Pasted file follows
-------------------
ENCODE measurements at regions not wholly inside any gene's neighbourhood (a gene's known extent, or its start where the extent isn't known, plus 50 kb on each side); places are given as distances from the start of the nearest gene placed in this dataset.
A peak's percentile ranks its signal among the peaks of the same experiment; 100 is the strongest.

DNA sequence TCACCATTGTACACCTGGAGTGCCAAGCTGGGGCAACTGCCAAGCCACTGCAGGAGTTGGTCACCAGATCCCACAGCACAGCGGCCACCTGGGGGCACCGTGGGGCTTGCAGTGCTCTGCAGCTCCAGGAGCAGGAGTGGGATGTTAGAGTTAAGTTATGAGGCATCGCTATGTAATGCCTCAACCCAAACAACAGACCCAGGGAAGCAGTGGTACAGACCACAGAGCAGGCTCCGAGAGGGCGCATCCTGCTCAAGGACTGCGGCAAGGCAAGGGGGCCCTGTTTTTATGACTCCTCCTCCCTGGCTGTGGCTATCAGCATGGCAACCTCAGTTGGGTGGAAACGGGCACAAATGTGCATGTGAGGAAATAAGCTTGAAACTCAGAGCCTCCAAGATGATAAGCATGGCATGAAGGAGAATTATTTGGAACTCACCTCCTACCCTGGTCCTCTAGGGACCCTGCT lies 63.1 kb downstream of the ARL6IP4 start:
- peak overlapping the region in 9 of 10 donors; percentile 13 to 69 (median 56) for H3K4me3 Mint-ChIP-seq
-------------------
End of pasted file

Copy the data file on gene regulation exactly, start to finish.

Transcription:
ENCODE measurements at regions not wholly inside any gene's neighbourhood (a gene's known extent, or its start where the extent isn't known, plus 50 kb on each side); places are given as distances from the start of the nearest gene placed in this dataset.
A peak's percentile ranks its signal among the peaks of the same experiment; 100 is the strongest.

DNA sequence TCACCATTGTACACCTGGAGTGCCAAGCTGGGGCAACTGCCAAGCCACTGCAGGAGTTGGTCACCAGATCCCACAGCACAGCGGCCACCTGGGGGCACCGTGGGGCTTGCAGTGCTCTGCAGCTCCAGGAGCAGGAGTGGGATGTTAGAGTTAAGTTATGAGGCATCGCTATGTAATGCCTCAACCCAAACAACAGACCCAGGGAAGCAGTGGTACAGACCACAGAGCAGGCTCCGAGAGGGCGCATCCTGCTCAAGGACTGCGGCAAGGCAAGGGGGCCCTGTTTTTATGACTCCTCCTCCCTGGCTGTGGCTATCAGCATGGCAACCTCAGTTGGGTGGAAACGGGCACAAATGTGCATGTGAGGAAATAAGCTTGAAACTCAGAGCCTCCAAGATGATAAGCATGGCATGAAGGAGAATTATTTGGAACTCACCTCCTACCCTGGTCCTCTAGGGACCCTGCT lies 63.1 kb downstream of the ARL6IP4 start:
- peak overlapping the region in 9 of 10 donors; percentile 13 to 69 (median 56) for H3K4me3 Mint-ChIP-seq